Korea has gotten one step closer to manufacturing passenger aircraft for commercial purposes as KC-100, dubbed as “Naraon,” soared into the sky last Wednesday in Sacheon, South Gyeongsang Province.
cording to the Ministry of Land, Transport and Maritime Affairs and Korea Aerospace Industries, this has made Korea the 28th country to manufacture civil aircraft. Obviously, this is another big stride for the Korean aviation industry after the recent achievements in the exports of its first indigenous military trainers, the T-50s.
Not surprisingly, the development of the civil aircraft looks beyond the Korean domestic market. The aviation industry has been marked as a new frontier for the future of the Korean manufacturing industry, as indicated by sporadic statements from officials in the governmental agencies repeating Korea’s interest in the global market of medium-size (50-to-100 seat) passenger aircraft.
This is the market which is dominated by a handful of major players including Bombardier of Canada and Embraer of Brazil. Unlike the large-passenger-aircraft market which is dominated by Boeing and Airbus, the medium-size market has been expected to present a small window of opportunity for new participants.
The successful test flight of Naraon was a meaningful first step for the ambitious plan of KAI. Having watched Korea’s penetration into the global markets of automobiles and commercial vessels as latecomers, other countries and aircraft manufacturers may have observed the debut with interest.
The global civil aircraft market has been very competitive. Development and exports of civil aircraft have frequently caused all-out trade wars between the competing countries. In the late 1990s and early 2000s, Brazil and Canada were involved in multiple trade disputes at the WTO, accusing each other for illegal support for their respective aircraft manufacturers who were competing in the global market.
Since 2004, the battle front has moved to the large civil aircraft market, where the United States and the European Union have been engaged in a series of high-profile subsidy disputes of their own. The U.S.-EU disputes concern large civil aircraft manufactured by Boeing of the United States and Airbus of the EU.
As the competition between the two aviation giants in the international market intensified with the introduction of new aircraft (Boeing’s B777 and Airbus’ A380), the two countries started to accuse each other of providing illegal subsidies in many forms to Boeing and Airbus, respectively. Although decisions for some component disputes have been rendered, the U.S.-EU aircraft disputes are still pending.
The aircraft disputes for the past decade tell us many things. First of all, they indicate that development and establishment of the aircraft manufacturing industry are only feasible through long-term planning and thorough coordination of a national government.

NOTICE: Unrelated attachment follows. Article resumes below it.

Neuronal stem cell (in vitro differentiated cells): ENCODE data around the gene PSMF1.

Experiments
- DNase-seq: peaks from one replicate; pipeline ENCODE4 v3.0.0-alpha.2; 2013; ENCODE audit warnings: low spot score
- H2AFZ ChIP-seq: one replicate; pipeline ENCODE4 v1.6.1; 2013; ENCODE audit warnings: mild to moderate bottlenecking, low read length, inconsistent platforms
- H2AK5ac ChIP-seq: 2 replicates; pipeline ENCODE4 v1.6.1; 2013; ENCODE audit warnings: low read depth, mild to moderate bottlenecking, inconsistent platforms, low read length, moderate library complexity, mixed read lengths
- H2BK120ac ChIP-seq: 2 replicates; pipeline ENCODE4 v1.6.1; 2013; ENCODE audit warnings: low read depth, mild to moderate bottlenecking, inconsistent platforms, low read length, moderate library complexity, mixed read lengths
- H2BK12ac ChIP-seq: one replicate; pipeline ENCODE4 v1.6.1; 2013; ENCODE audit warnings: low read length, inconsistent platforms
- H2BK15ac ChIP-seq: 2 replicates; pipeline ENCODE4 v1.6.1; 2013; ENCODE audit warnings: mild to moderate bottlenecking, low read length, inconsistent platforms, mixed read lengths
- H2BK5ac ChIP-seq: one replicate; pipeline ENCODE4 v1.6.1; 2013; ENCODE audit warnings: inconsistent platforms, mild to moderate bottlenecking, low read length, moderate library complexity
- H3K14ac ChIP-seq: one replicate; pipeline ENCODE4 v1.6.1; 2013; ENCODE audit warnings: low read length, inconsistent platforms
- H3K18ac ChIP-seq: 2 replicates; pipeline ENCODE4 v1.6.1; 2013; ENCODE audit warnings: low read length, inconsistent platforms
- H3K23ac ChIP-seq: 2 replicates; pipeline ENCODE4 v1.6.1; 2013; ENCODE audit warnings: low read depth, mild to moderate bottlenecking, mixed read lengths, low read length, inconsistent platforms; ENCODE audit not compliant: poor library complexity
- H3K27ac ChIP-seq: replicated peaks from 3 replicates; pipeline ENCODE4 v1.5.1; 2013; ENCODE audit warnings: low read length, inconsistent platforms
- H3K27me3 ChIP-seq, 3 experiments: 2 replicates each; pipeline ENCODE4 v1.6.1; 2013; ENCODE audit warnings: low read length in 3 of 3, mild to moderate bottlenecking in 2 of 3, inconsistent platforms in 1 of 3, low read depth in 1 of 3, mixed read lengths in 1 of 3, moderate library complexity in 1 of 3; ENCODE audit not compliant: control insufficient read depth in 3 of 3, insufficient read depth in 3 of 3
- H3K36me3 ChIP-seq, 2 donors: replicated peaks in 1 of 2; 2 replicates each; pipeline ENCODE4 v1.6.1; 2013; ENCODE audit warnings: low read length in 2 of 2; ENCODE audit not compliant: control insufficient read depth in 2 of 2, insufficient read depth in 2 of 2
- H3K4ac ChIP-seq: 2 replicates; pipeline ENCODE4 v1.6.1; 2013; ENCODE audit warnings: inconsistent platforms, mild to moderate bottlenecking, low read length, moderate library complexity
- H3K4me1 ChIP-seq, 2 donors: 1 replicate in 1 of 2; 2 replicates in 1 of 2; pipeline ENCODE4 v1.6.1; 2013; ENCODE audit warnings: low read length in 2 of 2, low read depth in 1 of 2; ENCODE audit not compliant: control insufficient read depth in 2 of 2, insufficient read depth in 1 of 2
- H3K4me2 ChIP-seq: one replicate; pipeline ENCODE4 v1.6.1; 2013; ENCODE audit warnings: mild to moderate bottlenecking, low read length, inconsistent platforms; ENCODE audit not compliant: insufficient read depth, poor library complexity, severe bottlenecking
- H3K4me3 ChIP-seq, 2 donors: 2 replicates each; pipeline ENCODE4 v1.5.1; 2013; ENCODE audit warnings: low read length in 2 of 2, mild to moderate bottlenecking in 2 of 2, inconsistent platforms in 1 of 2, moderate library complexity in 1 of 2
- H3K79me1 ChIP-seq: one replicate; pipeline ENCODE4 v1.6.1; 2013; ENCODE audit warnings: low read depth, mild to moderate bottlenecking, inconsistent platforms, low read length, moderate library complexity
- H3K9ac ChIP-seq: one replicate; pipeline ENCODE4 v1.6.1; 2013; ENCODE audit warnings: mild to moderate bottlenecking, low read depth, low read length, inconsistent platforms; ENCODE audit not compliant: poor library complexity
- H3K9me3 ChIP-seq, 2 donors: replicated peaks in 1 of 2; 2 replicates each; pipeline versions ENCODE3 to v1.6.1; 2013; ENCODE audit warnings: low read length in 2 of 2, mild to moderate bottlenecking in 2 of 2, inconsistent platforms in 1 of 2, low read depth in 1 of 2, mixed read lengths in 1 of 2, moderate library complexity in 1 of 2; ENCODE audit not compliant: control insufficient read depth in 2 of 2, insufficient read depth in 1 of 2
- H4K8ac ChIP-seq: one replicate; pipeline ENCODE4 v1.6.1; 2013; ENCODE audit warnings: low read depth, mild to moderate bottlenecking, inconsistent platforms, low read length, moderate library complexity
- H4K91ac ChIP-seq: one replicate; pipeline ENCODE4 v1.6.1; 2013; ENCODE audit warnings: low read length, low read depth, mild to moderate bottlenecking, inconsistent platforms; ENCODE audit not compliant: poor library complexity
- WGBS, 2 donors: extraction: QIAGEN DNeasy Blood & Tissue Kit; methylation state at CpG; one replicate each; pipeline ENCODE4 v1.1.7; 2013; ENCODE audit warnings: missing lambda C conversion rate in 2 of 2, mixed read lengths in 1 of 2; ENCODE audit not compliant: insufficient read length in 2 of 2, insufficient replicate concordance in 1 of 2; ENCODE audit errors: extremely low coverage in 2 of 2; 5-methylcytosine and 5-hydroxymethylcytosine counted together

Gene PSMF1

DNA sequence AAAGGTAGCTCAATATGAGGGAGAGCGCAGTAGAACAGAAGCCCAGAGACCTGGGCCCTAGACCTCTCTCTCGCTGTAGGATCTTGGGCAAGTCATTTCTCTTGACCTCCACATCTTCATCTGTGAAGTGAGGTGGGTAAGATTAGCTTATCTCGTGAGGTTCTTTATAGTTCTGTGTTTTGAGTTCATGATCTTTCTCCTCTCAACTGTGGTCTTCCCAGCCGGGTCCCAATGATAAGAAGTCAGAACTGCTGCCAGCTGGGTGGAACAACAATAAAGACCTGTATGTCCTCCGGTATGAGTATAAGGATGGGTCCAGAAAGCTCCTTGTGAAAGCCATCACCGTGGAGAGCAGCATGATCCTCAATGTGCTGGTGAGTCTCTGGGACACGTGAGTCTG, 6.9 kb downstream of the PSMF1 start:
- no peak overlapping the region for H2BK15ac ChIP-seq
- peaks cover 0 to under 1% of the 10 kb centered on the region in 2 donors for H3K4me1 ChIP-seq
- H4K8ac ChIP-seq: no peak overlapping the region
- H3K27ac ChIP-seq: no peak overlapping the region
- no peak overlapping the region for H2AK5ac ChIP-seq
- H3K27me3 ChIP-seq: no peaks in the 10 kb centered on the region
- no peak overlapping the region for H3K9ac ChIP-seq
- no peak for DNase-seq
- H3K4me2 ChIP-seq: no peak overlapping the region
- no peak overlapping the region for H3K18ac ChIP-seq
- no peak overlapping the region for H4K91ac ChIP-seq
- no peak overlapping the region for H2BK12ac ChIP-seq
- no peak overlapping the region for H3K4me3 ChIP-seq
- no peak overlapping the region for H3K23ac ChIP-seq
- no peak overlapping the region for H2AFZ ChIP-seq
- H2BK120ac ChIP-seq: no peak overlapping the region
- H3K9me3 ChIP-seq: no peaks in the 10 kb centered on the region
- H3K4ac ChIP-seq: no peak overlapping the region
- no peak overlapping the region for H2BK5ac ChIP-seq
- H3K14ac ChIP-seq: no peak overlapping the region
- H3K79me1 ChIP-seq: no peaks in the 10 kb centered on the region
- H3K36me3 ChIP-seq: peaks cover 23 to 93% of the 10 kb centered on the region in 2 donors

At least in the initial stage, that is the case. With the enormity of the initial investment in research and development and the magnitude of mobilization of the national technologies and resources, this is rarely an industry in which an individual company can decide on its own to join and thrive.
At the same time, the WTO Agreement basically stipulates that a government should not intervene in the private sector such as the aviation industry. So, there is a de facto conflict between the reality and the norm. This dilemma explains why we have seen all these disputes involving aircraft of all sizes during the last decade.
Once the Naraon four-seater evolves to a 50-seat passenger plane, as envisioned by the blueprint and Korea’s own commercial aircraft make a splash in the international market, it is quite possible that these aviation trade battles will repeat themselves.
As a matter of fact, Korea has been particularly vulnerable in subsidy disputes. It was not long ago when Korea was involved in subsidy disputes with major trading partners because of commercial vessels and semiconductors, two major Korean exports.
One good thing is that there is always a benefit for latecomers. The recent disputes between the United States and the EU provide ample examples that other countries might want to carefully scrutinize, if they want to avoid future pitfalls in their own endeavors. One can see that all things being equal, a significant difference can be made depending upon how governmental policies and assistance programs are formulated and structured.
Framed differently, a rough map of pitfalls is already available for a new entrant and there is no need to re-invent the wheel. The KC-100’s successful virgin flight provides another reason that Korea should remain apprised of the continuing saga of the aircraft disputes.
By Lee Jae-min
Lee Jae-min is a professor of law at the School of Law, Hanyang University, in Seoul. Formerly he practiced law as an associate attorney with Willkie Farr & Gallagher LLP. ― Ed.